Differences between patients with normal and abnormal striatal DAT binding

There were 110 patients with abnormal DAT binding and 111 patients with normal DAT binding. Patients with normal and abnormal DAT binding did not differ in terms of age, sex, education level, general cognitive capacity (MMSE), MDS-UPDRS total score (Fig. 1a) or H&Y stage (Fig. 1b) (Table 1). Patients with normal DAT binding had longer motor symptom durations than patients with abnormal binding (Table 1). When analyzing MDS-UPDRS-III subscores, speech, bradykinesia total score, axial signs, tremor total score (Table 1), and any tremor category (Supplementary Table 2) did not differ between patients with normal and abnormal DAT binding.

Fig. 1

Group differences (ad) and the effects of hypomimia and increasing upper extremity rigidity in patients with striatal DAT deficits (e, f). a, b There were no differences in the overall motor symptom severity between patients with normal and abnormal striatal DAT binding. c, d Upper extremity rigidity and facial expression were the only motor signs that differed between patients with and without striatal DAT deficits. Box plots and whiskers represent the medians and the 25–75 and 5–95 percentiles, respectively, and the means are shown as ‘+’. e, f In patients with striatal DAT deficits, reduced facial expressions were particularly associated with the reduced caudate nucleus DAT binding. eF = 7.51, P < 0.001. 0 vs. 1, P = 0.029; 0 vs. 2, P = 0.001; 0 vs. 3–4, P < 0.001; 1 vs. 3–4, P = 0.068; 1 vs. 2, P = 0.64; 2 vs. 3, P = 0.33. fF = 3.88, P = 0.011. 1–1.5 vs. 3–4, P = 0.006; 2-2.5 vs. 3–4, P = 0.12; rest pairwise post hoc comparisons, P > 0.43. Means are shown as lines. ***P < 0.001, **P < 0.01, *P < 0.05, NS non-significant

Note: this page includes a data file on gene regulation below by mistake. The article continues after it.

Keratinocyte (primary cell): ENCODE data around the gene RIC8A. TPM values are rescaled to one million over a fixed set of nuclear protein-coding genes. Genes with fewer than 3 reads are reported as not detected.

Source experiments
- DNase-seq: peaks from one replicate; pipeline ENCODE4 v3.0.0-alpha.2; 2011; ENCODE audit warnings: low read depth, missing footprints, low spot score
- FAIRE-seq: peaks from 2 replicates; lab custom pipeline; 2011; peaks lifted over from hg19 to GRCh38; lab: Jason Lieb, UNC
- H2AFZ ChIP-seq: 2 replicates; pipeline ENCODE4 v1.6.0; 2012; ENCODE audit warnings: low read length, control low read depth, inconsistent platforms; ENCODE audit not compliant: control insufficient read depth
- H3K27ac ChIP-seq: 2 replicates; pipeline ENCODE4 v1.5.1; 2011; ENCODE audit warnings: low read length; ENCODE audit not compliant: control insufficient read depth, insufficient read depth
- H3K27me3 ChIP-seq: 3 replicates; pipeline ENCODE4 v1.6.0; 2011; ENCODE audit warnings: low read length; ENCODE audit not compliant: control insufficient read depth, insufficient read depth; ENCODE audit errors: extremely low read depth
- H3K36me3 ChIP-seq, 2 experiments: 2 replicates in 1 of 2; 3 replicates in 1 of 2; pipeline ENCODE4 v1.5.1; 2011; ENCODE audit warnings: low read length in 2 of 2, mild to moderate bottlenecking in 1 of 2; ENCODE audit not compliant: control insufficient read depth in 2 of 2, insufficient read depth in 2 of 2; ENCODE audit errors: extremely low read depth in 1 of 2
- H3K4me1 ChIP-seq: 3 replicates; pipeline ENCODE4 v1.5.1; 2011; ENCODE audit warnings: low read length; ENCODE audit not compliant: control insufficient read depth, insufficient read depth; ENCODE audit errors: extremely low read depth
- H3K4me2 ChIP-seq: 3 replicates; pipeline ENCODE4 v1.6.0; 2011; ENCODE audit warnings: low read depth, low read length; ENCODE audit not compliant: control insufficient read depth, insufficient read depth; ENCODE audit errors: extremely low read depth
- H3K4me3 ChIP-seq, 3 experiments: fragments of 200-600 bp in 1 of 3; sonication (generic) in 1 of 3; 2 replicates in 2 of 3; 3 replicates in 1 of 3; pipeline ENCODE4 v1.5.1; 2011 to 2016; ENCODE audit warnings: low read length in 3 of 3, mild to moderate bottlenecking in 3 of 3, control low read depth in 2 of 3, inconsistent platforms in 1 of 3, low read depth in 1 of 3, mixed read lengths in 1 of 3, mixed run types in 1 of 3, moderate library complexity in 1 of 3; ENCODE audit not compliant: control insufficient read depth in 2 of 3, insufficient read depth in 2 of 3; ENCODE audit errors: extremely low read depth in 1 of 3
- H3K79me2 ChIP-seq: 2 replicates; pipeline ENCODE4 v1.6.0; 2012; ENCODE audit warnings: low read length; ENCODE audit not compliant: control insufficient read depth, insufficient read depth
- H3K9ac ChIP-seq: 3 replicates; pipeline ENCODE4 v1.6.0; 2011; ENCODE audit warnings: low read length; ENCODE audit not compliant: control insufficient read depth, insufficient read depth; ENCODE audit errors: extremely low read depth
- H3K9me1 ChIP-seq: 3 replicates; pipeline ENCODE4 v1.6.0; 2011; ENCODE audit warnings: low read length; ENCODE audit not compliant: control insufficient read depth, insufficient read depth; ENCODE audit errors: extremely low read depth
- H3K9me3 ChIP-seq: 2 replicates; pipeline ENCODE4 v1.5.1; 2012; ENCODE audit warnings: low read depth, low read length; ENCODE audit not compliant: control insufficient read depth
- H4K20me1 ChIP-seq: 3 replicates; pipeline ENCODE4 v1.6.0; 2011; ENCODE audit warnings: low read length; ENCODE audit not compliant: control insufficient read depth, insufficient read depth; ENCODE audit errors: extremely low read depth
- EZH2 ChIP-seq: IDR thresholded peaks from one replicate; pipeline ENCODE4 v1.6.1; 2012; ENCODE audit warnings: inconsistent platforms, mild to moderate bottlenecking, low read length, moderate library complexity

Table 1

Demographic and clinical characteristics, together with the motor examination results of 221 patients with parkinsonism or tremor of an unknown origin with and without striatal dopamine transporter (DAT) binding deficiency in [I-123]FP-CIT SPECT imaging


DAT normal (n = 111)

DAT abnormal (n = 110)

P value

Demographic and clinical characteristics


Age (years)

64.2 (12.2)

65.5 (9.4)


Sex (F/M)




Formal education (years)

12.6 (4.7)

13.2 (4.1)


MMSE score

26.2 (3.1)

26.6 (2.7)


Motor symptom duration at scan (years)

4.3 (5.8)

2.6 (3.7)


Motor examination


Original Hoehn and Yahr stage

2.2 (0.9)

2.1 (0.9)


MDS-UPDRS part III total score

37.0 (17.4)

40.2 (15.9)


Facial expression

1.03 (0.89)

1.39 (0.92)



0.81 (0.84)

0.96 (0.91)


Axial signs

4.19 (3.51)

4.46 (3.83)


Bradykinesia total score

16.60 (9.04)

18.10 (9.24)


Tremor total score

6.84 (5.28)

6.15 (4.39)


Rigidity total score

7.02 (4.53)

8.88 (4.62)


Neck rigidity

1.44 (1.36)

1.75 (1.40)


Lower extremity rigidity total score

3.14 (2.36)

3.50 (2.42)


Upper extremity rigidity total score

2.44 (1.81)

3.63 (1.79)

< 0.001*